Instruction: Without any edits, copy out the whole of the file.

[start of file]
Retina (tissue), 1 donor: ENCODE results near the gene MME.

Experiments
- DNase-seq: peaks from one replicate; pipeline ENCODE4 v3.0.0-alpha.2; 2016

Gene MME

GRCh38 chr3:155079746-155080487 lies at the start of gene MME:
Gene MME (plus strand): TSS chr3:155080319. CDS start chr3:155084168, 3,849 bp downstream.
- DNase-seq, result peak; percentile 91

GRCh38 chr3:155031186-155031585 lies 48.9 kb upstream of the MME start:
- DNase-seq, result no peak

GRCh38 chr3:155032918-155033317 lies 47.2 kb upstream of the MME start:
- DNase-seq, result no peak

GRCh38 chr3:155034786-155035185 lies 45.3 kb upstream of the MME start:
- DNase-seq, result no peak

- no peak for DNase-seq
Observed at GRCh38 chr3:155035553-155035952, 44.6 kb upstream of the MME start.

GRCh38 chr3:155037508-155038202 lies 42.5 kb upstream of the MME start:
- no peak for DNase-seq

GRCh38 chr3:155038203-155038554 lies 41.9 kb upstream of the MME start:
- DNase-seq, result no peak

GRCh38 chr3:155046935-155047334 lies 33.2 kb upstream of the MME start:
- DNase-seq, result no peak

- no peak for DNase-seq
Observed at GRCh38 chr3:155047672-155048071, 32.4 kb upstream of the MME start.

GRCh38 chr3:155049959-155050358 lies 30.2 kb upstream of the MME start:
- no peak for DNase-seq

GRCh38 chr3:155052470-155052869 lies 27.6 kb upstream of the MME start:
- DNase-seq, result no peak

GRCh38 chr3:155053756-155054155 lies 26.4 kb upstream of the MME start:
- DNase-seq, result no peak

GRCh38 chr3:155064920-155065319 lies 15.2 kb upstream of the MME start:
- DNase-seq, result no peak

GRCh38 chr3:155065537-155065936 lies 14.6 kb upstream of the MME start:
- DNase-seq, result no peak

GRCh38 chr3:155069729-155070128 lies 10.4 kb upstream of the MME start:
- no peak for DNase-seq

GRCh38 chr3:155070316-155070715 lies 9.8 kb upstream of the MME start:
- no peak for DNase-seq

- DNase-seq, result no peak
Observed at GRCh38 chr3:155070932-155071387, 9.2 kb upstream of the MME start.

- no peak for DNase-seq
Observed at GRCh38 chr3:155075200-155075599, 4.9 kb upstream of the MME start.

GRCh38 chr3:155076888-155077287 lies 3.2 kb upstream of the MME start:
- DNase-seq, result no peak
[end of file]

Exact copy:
Retina (tissue), 1 donor: ENCODE results near the gene MME.

Experiments
- DNase-seq: peaks from one replicate; pipeline ENCODE4 v3.0.0-alpha.2; 2016

Gene MME

GRCh38 chr3:155079746-155080487 lies at the start of gene MME:
Gene MME (plus strand): TSS chr3:155080319. CDS start chr3:155084168, 3,849 bp downstream.
- DNase-seq, result peak; percentile 91

GRCh38 chr3:155031186-155031585 lies 48.9 kb upstream of the MME start:
- DNase-seq, result no peak

GRCh38 chr3:155032918-155033317 lies 47.2 kb upstream of the MME start:
- DNase-seq, result no peak

GRCh38 chr3:155034786-155035185 lies 45.3 kb upstream of the MME start:
- DNase-seq, result no peak

- no peak for DNase-seq
Observed at GRCh38 chr3:155035553-155035952, 44.6 kb upstream of the MME start.

GRCh38 chr3:155037508-155038202 lies 42.5 kb upstream of the MME start:
- no peak for DNase-seq

GRCh38 chr3:155038203-155038554 lies 41.9 kb upstream of the MME start:
- DNase-seq, result no peak

GRCh38 chr3:155046935-155047334 lies 33.2 kb upstream of the MME start:
- DNase-seq, result no peak

- no peak for DNase-seq
Observed at GRCh38 chr3:155047672-155048071, 32.4 kb upstream of the MME start.

GRCh38 chr3:155049959-155050358 lies 30.2 kb upstream of the MME start:
- no peak for DNase-seq

GRCh38 chr3:155052470-155052869 lies 27.6 kb upstream of the MME start:
- DNase-seq, result no peak

GRCh38 chr3:155053756-155054155 lies 26.4 kb upstream of the MME start:
- DNase-seq, result no peak

GRCh38 chr3:155064920-155065319 lies 15.2 kb upstream of the MME start:
- DNase-seq, result no peak

GRCh38 chr3:155065537-155065936 lies 14.6 kb upstream of the MME start:
- DNase-seq, result no peak

GRCh38 chr3:155069729-155070128 lies 10.4 kb upstream of the MME start:
- no peak for DNase-seq

GRCh38 chr3:155070316-155070715 lies 9.8 kb upstream of the MME start:
- no peak for DNase-seq

- DNase-seq, result no peak
Observed at GRCh38 chr3:155070932-155071387, 9.2 kb upstream of the MME start.

- no peak for DNase-seq
Observed at GRCh38 chr3:155075200-155075599, 4.9 kb upstream of the MME start.

GRCh38 chr3:155076888-155077287 lies 3.2 kb upstream of the MME start:
- DNase-seq, result no peak